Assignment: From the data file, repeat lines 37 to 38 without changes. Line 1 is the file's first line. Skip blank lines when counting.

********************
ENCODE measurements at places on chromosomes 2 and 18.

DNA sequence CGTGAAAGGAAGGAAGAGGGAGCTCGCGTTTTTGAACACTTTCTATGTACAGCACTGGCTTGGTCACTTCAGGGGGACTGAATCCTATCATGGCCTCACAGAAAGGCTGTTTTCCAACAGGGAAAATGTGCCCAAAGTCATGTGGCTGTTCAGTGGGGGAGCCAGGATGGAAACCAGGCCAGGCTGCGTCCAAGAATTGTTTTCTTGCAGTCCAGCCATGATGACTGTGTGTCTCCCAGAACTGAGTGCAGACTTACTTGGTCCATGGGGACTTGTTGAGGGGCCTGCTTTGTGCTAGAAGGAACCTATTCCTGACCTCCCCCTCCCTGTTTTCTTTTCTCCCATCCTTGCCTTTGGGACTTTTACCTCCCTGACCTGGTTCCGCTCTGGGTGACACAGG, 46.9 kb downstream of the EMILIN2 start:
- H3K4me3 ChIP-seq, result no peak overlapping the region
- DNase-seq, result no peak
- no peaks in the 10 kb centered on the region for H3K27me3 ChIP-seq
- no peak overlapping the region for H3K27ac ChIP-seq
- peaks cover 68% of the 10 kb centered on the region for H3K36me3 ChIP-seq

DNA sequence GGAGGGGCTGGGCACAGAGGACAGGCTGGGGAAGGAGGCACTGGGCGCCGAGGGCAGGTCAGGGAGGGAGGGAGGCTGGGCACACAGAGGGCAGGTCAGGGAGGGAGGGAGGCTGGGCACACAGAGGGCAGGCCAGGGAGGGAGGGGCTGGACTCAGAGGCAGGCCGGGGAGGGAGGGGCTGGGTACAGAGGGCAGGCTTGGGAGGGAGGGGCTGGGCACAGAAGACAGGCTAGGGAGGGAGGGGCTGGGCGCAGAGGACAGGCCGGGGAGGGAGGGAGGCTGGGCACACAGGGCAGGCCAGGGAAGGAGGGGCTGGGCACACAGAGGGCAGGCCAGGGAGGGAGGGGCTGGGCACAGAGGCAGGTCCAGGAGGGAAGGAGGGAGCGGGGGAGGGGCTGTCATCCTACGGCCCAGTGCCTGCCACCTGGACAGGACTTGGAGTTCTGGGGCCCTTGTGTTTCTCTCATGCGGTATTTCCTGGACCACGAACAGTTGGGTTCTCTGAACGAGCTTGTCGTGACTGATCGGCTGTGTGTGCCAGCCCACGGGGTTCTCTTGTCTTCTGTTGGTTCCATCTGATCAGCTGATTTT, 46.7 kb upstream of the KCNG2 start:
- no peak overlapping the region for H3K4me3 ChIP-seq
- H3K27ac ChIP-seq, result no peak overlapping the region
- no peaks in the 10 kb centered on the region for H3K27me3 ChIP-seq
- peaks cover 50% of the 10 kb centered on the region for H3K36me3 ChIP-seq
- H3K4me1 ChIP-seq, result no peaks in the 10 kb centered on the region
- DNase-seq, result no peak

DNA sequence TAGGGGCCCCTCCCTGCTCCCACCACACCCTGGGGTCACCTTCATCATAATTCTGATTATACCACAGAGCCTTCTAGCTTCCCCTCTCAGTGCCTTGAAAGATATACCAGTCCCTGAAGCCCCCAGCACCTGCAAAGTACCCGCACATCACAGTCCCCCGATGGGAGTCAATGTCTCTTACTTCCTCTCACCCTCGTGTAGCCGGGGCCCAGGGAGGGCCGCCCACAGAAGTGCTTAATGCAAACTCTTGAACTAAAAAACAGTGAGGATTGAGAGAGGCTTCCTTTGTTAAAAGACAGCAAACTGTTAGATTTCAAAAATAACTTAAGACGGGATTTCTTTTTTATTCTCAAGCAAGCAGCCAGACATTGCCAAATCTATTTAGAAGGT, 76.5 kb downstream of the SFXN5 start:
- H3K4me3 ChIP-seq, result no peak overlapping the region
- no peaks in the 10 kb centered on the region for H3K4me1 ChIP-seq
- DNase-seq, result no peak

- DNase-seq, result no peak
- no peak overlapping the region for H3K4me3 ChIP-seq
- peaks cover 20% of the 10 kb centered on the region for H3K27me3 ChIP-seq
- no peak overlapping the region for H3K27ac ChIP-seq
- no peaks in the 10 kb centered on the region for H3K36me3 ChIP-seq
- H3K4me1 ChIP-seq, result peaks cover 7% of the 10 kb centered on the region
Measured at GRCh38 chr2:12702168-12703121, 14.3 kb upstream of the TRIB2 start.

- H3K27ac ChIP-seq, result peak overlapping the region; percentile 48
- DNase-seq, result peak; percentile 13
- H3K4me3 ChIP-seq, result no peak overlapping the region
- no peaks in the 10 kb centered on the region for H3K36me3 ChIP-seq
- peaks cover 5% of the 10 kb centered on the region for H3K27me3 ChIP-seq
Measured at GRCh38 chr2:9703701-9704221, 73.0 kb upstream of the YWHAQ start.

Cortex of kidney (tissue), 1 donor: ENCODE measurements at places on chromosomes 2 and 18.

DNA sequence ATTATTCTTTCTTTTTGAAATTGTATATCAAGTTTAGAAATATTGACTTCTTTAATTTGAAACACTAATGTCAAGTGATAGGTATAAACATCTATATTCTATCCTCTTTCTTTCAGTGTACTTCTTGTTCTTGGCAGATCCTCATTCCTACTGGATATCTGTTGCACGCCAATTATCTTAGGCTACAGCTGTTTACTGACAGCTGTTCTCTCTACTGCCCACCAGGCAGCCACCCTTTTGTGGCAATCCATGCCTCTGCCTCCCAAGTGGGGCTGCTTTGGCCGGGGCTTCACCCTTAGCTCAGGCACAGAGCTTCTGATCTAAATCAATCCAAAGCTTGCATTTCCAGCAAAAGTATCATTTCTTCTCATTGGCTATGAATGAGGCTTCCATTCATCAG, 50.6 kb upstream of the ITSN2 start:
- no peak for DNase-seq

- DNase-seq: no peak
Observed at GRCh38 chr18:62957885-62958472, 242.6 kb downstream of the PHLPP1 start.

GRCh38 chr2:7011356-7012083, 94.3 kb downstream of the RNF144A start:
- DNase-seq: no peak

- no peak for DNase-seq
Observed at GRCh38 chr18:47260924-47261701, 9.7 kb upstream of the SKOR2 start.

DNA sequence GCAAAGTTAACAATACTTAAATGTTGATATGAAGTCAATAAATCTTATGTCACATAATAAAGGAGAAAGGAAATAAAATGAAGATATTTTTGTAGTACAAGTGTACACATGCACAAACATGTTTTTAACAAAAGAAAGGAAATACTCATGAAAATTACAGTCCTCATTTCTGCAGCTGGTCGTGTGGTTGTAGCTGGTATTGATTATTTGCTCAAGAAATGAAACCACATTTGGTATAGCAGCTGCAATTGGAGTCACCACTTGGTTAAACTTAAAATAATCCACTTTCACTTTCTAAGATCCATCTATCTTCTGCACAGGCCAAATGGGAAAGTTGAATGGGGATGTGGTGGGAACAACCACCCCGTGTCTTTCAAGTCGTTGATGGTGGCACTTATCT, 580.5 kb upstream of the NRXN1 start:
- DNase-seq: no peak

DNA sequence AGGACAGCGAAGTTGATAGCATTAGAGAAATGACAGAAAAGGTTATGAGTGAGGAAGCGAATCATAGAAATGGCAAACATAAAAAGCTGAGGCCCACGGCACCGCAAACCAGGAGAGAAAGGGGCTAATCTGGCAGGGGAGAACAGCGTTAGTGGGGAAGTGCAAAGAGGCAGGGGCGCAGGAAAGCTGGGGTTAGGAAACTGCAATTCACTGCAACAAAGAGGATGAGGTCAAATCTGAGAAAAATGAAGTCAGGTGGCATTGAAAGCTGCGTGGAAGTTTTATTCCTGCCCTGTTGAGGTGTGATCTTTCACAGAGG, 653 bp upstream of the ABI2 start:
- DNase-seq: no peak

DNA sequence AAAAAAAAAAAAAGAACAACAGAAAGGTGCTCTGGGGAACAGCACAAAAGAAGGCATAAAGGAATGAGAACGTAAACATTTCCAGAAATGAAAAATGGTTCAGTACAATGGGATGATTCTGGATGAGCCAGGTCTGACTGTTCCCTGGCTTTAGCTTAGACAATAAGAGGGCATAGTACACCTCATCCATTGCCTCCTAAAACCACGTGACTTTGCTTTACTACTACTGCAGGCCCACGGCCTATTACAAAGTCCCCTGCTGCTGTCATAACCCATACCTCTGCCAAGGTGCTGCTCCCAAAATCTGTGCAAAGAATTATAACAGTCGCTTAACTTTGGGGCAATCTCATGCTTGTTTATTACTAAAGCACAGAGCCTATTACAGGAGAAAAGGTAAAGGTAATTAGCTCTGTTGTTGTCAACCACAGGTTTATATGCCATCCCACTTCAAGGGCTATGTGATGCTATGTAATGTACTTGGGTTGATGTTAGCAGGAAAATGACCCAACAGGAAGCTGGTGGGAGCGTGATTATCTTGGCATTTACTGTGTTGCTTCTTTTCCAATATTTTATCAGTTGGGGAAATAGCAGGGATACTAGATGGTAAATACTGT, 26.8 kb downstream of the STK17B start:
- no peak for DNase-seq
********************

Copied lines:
GRCh38 chr2:7011356-7012083, 94.3 kb downstream of the RNF144A start:
- DNase-seq: no peak